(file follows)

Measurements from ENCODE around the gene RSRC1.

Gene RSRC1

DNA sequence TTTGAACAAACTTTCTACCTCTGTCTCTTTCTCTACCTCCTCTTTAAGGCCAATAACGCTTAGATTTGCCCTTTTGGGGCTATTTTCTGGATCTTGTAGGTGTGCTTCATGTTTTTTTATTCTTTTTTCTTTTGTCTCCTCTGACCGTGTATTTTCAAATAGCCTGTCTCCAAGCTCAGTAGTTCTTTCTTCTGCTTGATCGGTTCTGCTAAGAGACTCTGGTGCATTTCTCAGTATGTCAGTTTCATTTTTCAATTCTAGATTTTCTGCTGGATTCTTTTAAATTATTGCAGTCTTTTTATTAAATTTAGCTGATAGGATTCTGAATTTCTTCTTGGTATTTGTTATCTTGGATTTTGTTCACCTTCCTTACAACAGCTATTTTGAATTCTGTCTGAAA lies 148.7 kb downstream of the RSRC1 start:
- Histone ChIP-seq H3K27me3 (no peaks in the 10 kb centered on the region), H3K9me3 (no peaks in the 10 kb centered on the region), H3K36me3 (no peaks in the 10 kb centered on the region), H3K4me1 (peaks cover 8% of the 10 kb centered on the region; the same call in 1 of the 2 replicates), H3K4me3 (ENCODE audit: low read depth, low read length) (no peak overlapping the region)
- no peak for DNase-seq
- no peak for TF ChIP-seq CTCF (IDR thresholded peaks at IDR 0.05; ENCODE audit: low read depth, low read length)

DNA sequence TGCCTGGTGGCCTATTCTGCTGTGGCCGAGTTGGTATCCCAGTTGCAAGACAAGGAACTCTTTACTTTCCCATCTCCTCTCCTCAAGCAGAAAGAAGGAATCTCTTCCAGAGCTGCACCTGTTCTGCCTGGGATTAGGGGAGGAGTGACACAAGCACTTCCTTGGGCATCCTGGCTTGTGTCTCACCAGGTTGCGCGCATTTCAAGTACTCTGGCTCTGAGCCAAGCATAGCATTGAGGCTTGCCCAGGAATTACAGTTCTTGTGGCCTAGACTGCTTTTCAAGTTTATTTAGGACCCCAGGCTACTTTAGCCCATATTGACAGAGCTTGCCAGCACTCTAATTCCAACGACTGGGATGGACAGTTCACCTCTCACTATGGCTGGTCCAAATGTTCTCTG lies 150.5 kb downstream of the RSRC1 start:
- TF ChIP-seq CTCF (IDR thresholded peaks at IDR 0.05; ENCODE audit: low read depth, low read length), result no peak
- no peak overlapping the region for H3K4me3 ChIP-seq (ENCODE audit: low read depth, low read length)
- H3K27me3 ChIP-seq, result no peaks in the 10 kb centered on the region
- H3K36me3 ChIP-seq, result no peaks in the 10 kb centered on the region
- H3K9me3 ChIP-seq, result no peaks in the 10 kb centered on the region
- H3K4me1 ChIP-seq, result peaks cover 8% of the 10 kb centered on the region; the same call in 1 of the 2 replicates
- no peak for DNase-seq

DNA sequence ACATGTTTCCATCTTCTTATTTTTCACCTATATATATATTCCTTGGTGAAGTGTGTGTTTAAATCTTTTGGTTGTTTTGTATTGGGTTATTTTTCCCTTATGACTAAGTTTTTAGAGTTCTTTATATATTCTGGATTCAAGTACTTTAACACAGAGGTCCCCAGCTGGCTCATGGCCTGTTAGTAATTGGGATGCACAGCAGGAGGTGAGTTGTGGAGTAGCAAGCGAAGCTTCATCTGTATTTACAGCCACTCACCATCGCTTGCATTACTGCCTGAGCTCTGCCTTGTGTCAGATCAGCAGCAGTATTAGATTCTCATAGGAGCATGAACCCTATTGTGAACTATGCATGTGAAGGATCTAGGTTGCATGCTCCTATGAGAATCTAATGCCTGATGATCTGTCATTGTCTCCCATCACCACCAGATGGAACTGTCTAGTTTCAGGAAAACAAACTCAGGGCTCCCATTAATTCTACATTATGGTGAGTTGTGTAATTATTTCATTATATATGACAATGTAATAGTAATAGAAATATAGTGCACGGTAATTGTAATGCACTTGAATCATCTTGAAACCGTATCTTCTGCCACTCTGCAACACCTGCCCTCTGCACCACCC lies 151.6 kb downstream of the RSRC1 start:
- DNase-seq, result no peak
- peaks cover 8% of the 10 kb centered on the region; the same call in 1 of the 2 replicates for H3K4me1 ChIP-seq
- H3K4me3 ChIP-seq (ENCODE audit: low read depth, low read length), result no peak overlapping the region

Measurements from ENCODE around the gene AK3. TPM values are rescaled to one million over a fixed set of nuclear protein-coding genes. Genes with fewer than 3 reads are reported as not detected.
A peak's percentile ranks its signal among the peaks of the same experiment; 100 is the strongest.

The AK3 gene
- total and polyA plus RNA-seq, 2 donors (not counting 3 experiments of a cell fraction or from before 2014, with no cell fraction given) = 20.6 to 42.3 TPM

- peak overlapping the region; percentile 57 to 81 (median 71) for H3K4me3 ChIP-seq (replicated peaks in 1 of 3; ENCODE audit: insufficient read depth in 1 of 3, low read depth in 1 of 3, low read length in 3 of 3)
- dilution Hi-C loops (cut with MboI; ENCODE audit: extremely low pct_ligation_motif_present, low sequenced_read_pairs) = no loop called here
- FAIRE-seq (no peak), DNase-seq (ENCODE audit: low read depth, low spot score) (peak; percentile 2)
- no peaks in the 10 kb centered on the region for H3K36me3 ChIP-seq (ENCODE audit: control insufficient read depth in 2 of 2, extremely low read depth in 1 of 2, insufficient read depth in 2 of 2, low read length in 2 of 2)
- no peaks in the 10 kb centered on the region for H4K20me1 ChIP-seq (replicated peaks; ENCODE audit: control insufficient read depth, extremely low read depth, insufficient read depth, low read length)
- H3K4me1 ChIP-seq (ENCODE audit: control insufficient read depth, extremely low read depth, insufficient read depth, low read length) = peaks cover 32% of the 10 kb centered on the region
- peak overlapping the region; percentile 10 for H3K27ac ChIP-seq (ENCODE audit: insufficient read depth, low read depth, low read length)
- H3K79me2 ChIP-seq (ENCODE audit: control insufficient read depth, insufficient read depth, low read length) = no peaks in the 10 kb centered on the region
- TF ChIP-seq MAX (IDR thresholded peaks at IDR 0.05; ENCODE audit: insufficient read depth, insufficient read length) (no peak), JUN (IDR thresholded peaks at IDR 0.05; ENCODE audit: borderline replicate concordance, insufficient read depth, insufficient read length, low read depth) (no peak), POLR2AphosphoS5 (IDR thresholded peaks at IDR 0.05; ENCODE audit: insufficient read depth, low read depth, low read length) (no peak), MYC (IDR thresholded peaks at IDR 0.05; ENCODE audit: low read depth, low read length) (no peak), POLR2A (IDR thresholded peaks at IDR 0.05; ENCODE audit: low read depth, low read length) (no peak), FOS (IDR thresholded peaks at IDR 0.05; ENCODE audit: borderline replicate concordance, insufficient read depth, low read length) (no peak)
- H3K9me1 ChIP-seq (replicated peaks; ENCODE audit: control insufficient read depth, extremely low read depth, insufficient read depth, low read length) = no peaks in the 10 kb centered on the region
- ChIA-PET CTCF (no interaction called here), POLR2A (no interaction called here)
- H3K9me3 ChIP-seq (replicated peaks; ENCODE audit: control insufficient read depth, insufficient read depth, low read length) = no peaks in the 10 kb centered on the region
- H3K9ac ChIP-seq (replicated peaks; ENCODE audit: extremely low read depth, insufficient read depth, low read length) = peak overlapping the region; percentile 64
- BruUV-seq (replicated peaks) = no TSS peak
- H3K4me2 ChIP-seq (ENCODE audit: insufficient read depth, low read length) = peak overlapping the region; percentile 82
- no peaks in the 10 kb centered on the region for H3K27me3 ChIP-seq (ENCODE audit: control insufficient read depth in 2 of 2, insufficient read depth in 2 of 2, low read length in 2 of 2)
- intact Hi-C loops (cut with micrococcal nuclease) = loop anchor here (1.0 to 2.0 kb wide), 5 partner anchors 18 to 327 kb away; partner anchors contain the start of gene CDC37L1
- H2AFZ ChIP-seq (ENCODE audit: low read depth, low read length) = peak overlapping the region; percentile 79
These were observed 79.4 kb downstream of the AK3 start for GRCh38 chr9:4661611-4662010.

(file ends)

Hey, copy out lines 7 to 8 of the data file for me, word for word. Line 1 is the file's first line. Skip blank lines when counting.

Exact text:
DNA sequence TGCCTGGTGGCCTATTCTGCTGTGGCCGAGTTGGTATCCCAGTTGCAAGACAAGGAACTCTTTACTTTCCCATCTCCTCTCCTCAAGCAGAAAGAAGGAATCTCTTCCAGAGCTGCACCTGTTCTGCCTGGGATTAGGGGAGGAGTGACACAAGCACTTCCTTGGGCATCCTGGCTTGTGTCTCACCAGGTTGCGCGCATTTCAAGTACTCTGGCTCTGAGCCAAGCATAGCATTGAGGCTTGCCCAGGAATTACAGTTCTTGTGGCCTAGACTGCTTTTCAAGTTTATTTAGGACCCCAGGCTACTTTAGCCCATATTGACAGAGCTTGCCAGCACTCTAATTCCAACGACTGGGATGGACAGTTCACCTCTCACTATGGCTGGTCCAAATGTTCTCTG lies 150.5 kb downstream of the RSRC1 start:
- TF ChIP-seq CTCF (IDR thresholded peaks at IDR 0.05; ENCODE audit: low read depth, low read length), result no peak